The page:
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- Plavix (clopidogrel) vs. Coumadin (warfarin): What's the difference?
- What is clopidogrel? What is warfarin?
- What are the side effects of clopidogrel and warfarin?
- What is the dosage of clopidogrel vs. warfarin?
- What drugs interact with clopidogrel and warfarin?
- Are clopidogrel and warfarin safe to use while pregnant or breastfeeding?
Plavix (clopidogrel) vs. Coumadin (warfarin): What's the difference?
- Clopidogrel and warfarin are blood thinners used to prevent blood clots.
- A brand name for clopidogrel is Plavix.
- Brand names for warfarin include Coumadin and Jantoven.
- Side effects of clopidogrel and warfarin that are similar include increased bleeding, rash, and diarrhea.
- Side effects of clopidogrel that are different from warfarin include itching, abdominal pain, headache, chest pain, muscle aches, dizziness, allergic reactions, pancreatitis, and liver failure.
- Side effects of warfarin that are different from clopidogrel include necrosis (gangrene) of the skin, purple and painful toes, hair loss, bloating, and yellowing of eyes and skin (jaundice).
What is clopidogrel? What is warfarin?
Clopidogrel is an anti-platelet drug, which is a type of blood thinner, used to prevent strokes, heart attacks, and death in high-risk patients who have had a previous stroke, unstable angina, heart attack, or have peripheral arterial disease (PAD). Clopidogrel works to prevent blood clots by binding to P2Y12 receptors on platelets and preventing adenosine diphosphate (ADP) from activating them. Clopidogrel belongs to the P2Y12 inhibitor drug class, which also includes ticagrelor (Brilinta) and prasugrel (Effient). Clopidogrel is similar to ticlopidine (Ticlid) in chemical structure and in the way it works.
Warfarin is an anticoagulant (blood thinner) prevents the formation of blood clots by reducing the production of factors by the liver that promote clotting, factors II, VII, IX, and X, and the anticoagulant proteins C and S. The production of these factors by the liver are dependent on adequate amounts of vitamin K. Warfarin reduces the production of the factors because it antagonizes vitamin K. Warfarin is used to treat deep vein thrombosis (DVT) to prevent extension of the clot and to reduce the risk of pulmonary embolism, pulmonary embolism to prevent further emboli, and in patients with atrial fibrillation or artificial heart valves to reduce the risk of strokes, and after a heart attack. Warfarin also is helpful in preventing blood clots from forming in certain orthopedic surgeries such as knee or hip replacements. Warfarin is used in preventing closure of coronary artery stents due to clotting.
What are the side effects of clopidogrel and warfarin?
The tolerability of clopidogrel is similar to that of aspirin. The more common side effects of clopidogrel are:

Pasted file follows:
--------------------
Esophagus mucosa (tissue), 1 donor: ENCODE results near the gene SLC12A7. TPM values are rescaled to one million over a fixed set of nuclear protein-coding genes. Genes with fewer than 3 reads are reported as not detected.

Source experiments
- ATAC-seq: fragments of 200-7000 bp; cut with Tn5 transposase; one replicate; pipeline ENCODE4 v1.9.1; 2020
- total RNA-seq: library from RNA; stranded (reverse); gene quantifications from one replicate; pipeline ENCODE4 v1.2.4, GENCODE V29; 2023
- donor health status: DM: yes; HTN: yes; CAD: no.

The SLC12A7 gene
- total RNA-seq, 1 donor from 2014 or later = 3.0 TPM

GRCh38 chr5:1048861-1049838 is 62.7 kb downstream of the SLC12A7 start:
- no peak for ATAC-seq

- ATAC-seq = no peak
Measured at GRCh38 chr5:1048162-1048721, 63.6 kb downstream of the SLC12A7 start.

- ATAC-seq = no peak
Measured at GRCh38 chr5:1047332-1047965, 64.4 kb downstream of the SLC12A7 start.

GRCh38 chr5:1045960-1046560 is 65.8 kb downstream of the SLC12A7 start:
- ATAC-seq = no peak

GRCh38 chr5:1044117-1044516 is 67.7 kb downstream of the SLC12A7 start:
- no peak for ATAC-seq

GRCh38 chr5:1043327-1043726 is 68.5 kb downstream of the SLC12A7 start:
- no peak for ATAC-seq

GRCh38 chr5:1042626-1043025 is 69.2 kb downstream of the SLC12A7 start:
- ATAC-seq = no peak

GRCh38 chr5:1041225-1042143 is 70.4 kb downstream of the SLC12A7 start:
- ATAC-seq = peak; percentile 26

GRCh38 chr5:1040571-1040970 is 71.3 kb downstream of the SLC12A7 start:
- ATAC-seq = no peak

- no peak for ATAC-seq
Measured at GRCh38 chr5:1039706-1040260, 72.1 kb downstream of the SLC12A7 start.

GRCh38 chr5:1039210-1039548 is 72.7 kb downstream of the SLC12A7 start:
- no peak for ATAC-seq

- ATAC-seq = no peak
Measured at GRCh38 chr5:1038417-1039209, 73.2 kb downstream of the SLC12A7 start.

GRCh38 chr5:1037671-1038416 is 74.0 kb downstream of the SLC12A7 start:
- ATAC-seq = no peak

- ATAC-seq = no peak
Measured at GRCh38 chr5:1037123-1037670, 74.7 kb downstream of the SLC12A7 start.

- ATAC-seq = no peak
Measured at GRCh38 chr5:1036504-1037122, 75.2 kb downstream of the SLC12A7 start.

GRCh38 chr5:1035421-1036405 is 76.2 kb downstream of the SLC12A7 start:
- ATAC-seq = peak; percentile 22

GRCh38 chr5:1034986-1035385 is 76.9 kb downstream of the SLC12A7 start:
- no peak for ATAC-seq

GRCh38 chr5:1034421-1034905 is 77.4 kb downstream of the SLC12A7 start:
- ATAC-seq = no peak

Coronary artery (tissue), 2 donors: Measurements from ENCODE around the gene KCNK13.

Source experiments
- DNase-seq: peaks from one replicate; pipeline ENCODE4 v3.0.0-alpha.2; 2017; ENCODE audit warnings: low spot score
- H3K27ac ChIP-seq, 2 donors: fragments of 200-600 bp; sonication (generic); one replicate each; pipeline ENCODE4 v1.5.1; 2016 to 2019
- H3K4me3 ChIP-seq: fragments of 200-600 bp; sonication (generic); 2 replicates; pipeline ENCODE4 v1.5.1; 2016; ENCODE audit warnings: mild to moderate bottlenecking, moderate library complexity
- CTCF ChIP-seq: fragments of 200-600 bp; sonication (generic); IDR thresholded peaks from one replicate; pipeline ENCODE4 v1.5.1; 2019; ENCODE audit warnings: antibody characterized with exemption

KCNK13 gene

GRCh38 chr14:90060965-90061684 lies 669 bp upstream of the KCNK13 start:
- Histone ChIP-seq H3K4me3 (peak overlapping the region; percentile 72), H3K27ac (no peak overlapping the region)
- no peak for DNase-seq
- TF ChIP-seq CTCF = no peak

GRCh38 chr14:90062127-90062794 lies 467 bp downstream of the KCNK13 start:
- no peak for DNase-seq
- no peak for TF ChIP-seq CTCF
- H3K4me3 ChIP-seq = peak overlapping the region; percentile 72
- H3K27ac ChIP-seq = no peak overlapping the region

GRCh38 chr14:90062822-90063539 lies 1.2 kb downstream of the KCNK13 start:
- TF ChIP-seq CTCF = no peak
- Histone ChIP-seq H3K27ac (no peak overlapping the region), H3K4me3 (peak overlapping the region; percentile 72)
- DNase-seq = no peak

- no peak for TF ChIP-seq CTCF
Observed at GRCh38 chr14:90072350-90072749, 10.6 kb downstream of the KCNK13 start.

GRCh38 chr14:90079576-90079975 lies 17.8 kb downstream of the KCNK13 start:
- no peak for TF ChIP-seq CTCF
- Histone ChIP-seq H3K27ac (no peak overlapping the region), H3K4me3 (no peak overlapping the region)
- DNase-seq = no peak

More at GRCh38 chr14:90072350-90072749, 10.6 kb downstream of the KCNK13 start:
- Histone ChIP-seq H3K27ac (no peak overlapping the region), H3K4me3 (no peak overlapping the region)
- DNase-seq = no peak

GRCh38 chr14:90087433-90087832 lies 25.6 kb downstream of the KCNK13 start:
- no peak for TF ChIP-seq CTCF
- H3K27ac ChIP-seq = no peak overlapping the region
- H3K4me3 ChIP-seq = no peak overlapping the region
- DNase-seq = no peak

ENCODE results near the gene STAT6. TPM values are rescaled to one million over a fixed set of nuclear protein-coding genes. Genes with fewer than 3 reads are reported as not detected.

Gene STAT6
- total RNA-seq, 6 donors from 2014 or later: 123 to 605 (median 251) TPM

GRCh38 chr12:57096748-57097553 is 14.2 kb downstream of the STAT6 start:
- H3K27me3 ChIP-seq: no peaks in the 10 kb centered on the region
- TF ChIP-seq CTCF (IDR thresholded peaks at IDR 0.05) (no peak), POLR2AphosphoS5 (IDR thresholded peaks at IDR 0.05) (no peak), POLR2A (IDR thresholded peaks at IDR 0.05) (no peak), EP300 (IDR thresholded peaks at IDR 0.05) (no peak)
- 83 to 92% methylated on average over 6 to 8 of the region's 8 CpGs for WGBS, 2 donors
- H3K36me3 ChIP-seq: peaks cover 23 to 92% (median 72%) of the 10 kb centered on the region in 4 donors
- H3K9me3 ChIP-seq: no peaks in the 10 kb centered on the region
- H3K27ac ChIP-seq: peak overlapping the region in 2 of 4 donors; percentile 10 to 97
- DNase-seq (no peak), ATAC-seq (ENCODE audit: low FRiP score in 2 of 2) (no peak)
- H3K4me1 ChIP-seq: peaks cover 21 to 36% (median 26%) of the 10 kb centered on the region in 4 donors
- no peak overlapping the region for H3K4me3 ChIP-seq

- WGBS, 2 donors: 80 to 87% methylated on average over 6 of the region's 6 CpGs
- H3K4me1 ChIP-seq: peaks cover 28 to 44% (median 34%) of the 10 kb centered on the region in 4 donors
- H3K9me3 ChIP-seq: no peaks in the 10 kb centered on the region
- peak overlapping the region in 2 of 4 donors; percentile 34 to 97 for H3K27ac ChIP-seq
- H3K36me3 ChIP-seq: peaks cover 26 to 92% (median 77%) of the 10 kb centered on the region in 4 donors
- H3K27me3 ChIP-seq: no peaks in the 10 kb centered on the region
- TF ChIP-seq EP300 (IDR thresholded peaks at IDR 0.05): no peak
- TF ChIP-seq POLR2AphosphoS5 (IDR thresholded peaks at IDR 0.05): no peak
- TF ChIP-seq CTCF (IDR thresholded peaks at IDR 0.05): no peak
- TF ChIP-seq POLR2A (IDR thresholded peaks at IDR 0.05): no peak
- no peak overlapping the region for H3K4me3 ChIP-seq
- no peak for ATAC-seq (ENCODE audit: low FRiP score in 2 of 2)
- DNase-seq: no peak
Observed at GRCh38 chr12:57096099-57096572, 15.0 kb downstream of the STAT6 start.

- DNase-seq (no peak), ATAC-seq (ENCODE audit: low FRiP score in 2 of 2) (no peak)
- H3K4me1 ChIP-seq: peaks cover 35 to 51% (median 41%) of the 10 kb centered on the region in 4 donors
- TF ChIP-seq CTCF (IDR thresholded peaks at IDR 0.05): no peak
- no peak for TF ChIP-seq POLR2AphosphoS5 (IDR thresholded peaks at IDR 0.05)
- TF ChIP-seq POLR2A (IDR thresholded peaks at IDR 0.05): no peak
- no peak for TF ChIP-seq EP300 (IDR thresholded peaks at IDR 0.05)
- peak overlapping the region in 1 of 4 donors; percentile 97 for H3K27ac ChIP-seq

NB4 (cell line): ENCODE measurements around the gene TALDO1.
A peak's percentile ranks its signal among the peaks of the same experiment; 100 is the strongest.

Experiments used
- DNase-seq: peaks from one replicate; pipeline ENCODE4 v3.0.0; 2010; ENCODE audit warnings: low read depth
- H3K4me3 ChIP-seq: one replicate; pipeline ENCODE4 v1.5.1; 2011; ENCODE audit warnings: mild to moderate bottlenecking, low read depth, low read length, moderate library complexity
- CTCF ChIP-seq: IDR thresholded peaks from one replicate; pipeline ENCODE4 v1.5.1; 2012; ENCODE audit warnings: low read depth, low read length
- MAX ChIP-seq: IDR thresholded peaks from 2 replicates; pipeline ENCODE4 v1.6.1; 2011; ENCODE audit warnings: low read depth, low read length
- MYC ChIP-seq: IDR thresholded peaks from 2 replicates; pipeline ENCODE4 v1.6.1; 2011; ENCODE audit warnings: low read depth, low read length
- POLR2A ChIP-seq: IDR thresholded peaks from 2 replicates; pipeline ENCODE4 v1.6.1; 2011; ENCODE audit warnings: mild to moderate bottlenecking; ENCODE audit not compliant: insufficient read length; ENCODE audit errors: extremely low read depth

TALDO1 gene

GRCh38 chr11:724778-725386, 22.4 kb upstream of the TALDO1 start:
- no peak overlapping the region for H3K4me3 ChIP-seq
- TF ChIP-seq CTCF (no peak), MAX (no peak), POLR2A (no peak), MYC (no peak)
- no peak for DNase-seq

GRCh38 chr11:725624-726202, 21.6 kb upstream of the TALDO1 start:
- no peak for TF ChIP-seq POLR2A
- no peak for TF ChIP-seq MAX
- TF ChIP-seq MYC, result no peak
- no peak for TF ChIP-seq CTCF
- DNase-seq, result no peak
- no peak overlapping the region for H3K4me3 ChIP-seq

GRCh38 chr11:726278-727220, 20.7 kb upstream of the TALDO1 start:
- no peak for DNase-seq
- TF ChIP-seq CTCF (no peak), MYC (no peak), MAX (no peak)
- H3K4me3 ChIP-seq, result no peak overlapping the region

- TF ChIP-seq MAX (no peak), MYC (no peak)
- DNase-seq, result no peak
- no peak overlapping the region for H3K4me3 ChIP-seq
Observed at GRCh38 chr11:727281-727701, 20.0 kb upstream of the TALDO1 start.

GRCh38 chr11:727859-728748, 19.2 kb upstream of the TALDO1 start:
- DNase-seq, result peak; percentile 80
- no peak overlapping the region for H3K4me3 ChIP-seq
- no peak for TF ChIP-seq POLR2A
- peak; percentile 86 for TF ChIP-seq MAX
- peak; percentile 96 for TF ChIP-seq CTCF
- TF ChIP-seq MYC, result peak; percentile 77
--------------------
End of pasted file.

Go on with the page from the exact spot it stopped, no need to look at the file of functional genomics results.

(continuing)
- Abdominal pain
- chest pain,
- muscle aches,
- severe bleeding,
- allergic reactions,
- pancreatitis, and
- liver failure.
Ticlopidine (Ticlid) is an antiplatelet medication quite similar to clopidogrel. It has been associated with a severe reduction in white blood cell count in between 0.8% and 1% of persons. The risk of this dangerous side effect with clopidogrel is about 0.04%, much less than with ticlopidine but twice that of aspirin.
Clopidogrel rarely causes a condition called thrombotic thrombocytopenic purpura (TTP) in one out of every 250,000 people. TTP is a serious condition in which blood clots form throughout the body. Blood platelets, which participate in clotting, are consumed, and the result can be bleeding because enough platelets are no longer left to allow blood to clot normally. For comparison, the related drug, ticlodipine (Ticlid), causes TTP 17-50 times more frequently than clopidogrel.
The two most serious side effects of warfarin are:
- Necrosis (gangrene) of the skin
Bleeding can occur in any organ or tissue. Bleeding around the brain can cause severe headache and paralysis. Bleeding in the joints can cause joint pain and swelling. Bleeding in the stomach or intestines can cause weakness, fainting spells, black tarry stools, vomiting of blood, or coffee ground material. Bleeding in the kidneys can cause back pain and blood in urine.
Other side effects include:
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What is the dosage of clopidogrel vs. warfarin?
Clopidogrel bisulfate usually is taken once daily. It can be taken with or without food. Clopidogrel is activated by enzymes in the liver to its active form. Individuals who have reduced activity of liver enzymes that activate clopidogrel due to liver disease may not adequately respond to clopidogrel. Alternative treatments should be used for these patients. The recommended dose for treating unstable angina or heart attack is 300 mg initially followed by 75 mg daily in combination with 75-325 mg of aspirin. Peripheral arterial disease or recent stroke is treated with 75 mg daily.